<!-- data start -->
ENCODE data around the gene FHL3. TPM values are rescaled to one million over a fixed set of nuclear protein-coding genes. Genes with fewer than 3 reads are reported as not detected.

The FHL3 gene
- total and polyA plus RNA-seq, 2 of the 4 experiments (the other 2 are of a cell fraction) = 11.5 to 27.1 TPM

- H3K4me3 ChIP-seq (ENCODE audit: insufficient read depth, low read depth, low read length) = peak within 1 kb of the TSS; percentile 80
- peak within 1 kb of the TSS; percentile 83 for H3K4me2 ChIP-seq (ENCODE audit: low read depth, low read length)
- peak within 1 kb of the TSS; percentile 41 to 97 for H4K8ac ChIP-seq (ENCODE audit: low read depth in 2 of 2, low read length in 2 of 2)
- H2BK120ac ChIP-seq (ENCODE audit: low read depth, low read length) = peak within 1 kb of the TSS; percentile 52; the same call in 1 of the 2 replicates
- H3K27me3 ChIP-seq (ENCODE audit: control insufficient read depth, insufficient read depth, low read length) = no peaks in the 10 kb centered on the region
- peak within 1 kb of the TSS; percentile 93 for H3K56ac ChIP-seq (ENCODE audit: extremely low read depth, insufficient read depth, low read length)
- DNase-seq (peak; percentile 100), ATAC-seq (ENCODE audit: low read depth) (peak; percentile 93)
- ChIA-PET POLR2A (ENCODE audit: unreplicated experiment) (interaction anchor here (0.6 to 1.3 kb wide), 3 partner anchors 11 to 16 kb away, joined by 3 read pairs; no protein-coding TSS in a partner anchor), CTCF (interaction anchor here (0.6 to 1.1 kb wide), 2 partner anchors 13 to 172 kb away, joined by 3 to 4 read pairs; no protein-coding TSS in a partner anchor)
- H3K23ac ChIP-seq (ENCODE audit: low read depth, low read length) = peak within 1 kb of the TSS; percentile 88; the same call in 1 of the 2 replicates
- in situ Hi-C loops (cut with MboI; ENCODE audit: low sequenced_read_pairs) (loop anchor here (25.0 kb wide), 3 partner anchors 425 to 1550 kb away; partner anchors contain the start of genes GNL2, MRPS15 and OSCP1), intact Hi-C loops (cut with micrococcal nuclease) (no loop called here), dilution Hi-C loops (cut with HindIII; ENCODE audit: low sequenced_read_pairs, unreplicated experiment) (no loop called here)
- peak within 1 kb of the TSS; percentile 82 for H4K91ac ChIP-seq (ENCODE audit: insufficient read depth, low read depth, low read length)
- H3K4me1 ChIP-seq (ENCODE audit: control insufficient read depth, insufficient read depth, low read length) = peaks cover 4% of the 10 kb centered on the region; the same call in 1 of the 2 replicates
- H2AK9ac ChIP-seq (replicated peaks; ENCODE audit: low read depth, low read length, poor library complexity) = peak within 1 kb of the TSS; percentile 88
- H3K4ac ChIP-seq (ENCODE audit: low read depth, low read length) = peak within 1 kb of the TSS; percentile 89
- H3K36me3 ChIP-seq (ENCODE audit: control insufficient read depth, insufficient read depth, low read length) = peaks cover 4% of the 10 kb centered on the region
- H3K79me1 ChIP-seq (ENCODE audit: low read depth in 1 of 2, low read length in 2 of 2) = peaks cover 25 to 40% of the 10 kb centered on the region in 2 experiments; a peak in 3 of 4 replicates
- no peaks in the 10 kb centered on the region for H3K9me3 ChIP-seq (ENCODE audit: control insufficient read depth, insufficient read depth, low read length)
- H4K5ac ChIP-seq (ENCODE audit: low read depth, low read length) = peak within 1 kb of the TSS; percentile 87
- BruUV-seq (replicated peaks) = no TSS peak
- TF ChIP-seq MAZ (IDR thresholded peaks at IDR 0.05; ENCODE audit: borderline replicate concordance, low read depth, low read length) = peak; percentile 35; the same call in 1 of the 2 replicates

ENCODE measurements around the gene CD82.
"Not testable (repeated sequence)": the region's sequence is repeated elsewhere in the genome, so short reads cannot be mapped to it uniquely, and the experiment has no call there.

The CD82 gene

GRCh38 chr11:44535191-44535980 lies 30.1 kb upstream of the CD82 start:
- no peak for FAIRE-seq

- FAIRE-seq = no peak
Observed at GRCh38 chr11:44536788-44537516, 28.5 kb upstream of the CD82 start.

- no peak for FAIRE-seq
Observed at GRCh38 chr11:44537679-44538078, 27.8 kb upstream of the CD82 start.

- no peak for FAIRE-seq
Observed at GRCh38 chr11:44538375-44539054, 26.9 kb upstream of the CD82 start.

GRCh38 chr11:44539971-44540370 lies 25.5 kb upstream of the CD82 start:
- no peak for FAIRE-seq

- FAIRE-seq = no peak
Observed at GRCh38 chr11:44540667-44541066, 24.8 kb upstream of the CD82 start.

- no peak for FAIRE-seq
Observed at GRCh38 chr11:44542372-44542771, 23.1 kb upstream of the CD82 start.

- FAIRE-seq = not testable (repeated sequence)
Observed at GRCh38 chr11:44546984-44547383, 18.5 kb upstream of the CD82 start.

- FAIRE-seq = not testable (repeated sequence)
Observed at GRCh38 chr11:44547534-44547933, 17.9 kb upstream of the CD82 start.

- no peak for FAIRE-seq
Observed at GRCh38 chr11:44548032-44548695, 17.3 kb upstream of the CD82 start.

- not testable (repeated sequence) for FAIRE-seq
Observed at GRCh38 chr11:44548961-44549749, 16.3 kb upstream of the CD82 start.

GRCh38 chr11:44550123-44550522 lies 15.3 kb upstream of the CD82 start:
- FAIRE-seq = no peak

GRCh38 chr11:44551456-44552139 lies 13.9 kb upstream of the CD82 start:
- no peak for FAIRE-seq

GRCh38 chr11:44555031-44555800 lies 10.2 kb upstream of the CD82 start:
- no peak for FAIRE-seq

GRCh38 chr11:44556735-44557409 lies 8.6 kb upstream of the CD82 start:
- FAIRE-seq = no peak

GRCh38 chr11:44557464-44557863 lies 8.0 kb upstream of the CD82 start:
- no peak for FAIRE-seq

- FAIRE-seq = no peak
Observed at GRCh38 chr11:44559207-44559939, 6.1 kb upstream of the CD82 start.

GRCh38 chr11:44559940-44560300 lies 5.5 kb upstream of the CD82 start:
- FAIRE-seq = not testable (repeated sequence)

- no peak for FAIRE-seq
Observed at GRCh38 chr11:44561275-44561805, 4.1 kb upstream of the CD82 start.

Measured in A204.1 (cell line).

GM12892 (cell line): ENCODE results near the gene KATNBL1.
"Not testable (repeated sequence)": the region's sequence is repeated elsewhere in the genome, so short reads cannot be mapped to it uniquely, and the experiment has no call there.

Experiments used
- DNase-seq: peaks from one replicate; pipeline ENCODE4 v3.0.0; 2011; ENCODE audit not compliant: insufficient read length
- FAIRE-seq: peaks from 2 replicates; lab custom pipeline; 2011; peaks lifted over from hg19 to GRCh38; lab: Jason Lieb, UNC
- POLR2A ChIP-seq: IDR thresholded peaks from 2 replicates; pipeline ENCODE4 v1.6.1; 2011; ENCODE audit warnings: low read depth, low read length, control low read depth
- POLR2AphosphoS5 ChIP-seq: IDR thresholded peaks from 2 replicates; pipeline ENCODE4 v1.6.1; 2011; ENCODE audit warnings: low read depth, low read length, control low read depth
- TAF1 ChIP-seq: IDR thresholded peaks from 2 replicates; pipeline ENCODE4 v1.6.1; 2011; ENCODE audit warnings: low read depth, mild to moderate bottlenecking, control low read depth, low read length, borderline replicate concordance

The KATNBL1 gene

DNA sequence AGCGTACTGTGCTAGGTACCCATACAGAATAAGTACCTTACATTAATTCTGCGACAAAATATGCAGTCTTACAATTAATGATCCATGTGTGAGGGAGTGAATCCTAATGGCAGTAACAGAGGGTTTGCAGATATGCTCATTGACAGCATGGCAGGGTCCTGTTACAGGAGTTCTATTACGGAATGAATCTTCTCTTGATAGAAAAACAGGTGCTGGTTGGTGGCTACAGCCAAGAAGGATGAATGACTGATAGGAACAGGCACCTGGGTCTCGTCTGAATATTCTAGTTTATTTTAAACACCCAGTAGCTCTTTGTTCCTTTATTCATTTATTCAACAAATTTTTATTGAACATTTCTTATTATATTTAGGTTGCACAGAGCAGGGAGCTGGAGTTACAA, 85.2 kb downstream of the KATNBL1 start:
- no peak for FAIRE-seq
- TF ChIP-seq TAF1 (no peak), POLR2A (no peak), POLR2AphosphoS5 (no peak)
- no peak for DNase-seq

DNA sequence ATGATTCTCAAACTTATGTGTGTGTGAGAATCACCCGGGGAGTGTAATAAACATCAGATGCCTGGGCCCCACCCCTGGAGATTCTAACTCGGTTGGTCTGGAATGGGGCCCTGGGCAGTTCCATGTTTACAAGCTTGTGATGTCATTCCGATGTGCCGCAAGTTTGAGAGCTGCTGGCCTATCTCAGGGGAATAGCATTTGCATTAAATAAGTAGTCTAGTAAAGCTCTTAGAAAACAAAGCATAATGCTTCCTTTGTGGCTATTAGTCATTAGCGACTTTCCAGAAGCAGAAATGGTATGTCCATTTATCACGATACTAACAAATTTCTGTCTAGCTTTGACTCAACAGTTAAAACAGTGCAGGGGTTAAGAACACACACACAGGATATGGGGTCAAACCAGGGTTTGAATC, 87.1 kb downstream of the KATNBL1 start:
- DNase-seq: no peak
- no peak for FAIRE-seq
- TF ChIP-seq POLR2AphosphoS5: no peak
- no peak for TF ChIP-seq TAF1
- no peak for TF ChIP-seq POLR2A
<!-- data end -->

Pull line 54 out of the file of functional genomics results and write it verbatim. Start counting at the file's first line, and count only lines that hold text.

- no peak for FAIRE-seq